Supporters of a former Chicago police officer convicted of perjury and obstruction of justice over the torture of suspects — those who say he’s a “policeman’s policeman” who put victims and his colleagues first — will get their say at his sent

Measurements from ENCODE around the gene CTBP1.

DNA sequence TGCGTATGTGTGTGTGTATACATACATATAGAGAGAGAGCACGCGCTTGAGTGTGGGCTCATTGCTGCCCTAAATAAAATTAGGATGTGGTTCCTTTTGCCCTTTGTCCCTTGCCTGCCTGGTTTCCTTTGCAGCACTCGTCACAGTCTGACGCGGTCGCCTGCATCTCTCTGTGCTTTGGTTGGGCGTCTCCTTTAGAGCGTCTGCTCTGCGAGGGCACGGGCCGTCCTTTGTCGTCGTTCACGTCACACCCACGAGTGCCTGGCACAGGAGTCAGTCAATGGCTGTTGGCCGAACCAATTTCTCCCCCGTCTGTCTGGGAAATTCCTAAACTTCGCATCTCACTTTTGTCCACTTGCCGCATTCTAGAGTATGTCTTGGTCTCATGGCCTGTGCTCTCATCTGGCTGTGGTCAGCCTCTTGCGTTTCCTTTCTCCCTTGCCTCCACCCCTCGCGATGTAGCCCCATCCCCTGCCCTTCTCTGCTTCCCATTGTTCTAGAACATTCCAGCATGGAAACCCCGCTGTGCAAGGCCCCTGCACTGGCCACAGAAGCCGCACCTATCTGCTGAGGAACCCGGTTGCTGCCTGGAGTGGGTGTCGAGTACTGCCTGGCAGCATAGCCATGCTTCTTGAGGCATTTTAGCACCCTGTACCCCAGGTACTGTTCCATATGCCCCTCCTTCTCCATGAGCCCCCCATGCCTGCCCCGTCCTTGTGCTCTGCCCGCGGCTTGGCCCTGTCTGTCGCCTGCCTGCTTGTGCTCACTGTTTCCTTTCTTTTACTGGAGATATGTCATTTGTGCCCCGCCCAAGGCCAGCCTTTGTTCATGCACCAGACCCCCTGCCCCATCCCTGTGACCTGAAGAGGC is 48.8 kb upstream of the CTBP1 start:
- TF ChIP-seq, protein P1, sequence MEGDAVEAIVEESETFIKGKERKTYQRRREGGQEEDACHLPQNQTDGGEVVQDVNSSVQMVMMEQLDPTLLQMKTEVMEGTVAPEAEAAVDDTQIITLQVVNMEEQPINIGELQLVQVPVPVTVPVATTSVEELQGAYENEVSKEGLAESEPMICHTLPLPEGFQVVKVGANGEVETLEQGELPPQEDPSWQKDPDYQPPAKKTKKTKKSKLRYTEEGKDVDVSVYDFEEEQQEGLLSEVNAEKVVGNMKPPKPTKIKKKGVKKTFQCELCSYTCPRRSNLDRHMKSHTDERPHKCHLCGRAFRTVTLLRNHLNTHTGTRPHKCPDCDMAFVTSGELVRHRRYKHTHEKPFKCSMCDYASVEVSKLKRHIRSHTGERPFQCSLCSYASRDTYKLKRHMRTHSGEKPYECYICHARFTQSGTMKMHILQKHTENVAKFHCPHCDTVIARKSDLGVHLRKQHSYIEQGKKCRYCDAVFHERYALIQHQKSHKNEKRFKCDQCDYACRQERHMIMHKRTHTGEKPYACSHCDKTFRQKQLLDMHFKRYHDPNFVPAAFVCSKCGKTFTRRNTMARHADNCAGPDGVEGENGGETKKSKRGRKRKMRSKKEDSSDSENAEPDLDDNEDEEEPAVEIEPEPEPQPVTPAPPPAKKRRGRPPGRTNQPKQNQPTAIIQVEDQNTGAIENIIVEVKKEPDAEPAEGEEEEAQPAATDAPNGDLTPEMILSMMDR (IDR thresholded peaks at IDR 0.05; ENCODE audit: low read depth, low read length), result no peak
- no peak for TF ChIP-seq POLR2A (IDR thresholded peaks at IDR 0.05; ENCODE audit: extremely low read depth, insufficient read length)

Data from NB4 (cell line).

CHICAGO (AP) — Supporters of a former Chicago police officer convicted of perjury and obstruction of justice over the torture of suspects — those who say he’s a "policeman’s policeman" who put victims and his colleagues first — will get their say at his sentencing hearing Friday. Attorneys for Jon Burge say they plan to call four or five witnesses as they try to persuade U.S. District Judge Joan Lefkow to impose the sentence of less than two years they are asking for rather than the 30-plus years prosecutors are seeking. Burge, 63, was convicted in June for lying about the torture and abuse of suspects during his decades-long career as a decorated Chicago police officer. His name has become synonymous with police brutality in the nation’s third-largest city, with allegations stretching back nearly 40 years and the case even affecting the state’s debate over the death penalty. Dozens of suspects — almost all of them black men — claimed Burge and his officers tortured them into confessing to crimes from robbery to murder. Anthony Holmes testified Thursday that he spent 30 years in prison for a murder he didn’t commit after Burge electrically shocked and suffocated him into making a false confession. "He tried to kill me," Holmes read in a halting voice from a prepared statement. "It leaves a gnawing hurting feeling, I can’t ever shake it. I still have nightmares. . . . I wake up in a cold sweat. I still fear that I am going back to jail for this again." Holmes was one of five witnesses called by federal prosecutors to talk about the impact Burge’s actions have had on them, the police department and the city. Defense lawyers say the lengthy sentence sought by prosecutors would be "tantamount to life imprisonment" for Burge, who has been diagnosed with prostate cancer and has a host of other maladies, including congestive heart failure and chronic bronchitis. His lawyers also argue that the judge should take into account Burge’s military service and decades fighting crime. More than 30 people, many of them police officers, have sent letters to Lefkow, with one calling Burge a "policeman’s policeman." Other letter writers speak of Burge’s dedication to his job, selflessness and effectiveness as a police officer and investigator. Two jurors from Burge’s five-week trial also wrote letters on his behalf, with one suggesting a prison term of three years would be appropriate. The juror said he’d been contacted by defense attorneys, and prosecutors objected to the interaction Thursday, saying it violates legal and ethical rules. Lefkow said she would address the matter later. Burge was fired in 1993 over the alleged mistreatment of a suspect, but he was not criminally charged in that case or any other, leading to widespread outrage in Chicago’s black neighborhoods. However, he was charged with lying about the alleged torture in a lawsuit filed by a former inmate who was sentenced to death before being pardoned. The indictment against Burge never said the inmate was tortured, instead accusing Burge of lying with respect to participating in or knowing of any torture under his watch. In 2003, former Illinois Gov. George Ryan released four condemned men from death row after Ryan said Burge extracted confessions from them using torture. The allegations of torture and coerced confessions eventually led to a still-standing moratorium on Illinois’ death penalty. A bill to abolish capital punishment in the state is awaiting Gov. Pat Quinn’s signature. Associated Press writer Michael Tarm contributed to this report. Copyright 2011 The Associated Press.